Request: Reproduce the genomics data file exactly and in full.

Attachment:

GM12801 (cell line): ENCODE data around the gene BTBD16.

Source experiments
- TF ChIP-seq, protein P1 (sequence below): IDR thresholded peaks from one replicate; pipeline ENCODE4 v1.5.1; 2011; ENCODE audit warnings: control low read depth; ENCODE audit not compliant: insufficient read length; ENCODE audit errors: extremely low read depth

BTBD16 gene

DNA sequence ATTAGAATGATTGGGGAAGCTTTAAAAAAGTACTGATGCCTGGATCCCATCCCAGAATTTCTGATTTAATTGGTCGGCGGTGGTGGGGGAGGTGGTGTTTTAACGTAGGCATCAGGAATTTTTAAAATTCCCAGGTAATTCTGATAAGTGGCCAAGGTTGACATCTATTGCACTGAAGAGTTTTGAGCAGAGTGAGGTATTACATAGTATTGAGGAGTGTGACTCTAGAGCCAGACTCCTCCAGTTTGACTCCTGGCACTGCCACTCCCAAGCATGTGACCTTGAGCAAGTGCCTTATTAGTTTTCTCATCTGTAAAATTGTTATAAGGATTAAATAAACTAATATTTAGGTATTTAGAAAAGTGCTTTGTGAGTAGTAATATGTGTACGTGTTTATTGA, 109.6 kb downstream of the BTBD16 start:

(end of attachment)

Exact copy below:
GM12801 (cell line): ENCODE data around the gene BTBD16.

Source experiments
- TF ChIP-seq, protein P1 (sequence below): IDR thresholded peaks from one replicate; pipeline ENCODE4 v1.5.1; 2011; ENCODE audit warnings: control low read depth; ENCODE audit not compliant: insufficient read length; ENCODE audit errors: extremely low read depth

BTBD16 gene

DNA sequence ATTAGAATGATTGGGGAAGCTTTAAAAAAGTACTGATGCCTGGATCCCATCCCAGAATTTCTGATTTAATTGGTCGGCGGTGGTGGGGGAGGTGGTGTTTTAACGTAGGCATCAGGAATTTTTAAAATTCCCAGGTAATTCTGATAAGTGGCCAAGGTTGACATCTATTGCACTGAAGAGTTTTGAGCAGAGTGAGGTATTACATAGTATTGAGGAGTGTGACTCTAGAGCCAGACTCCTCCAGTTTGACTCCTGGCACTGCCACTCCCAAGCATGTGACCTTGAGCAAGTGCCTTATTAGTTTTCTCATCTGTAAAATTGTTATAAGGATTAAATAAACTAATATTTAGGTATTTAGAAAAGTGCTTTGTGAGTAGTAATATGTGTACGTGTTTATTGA, 109.6 kb downstream of the BTBD16 start: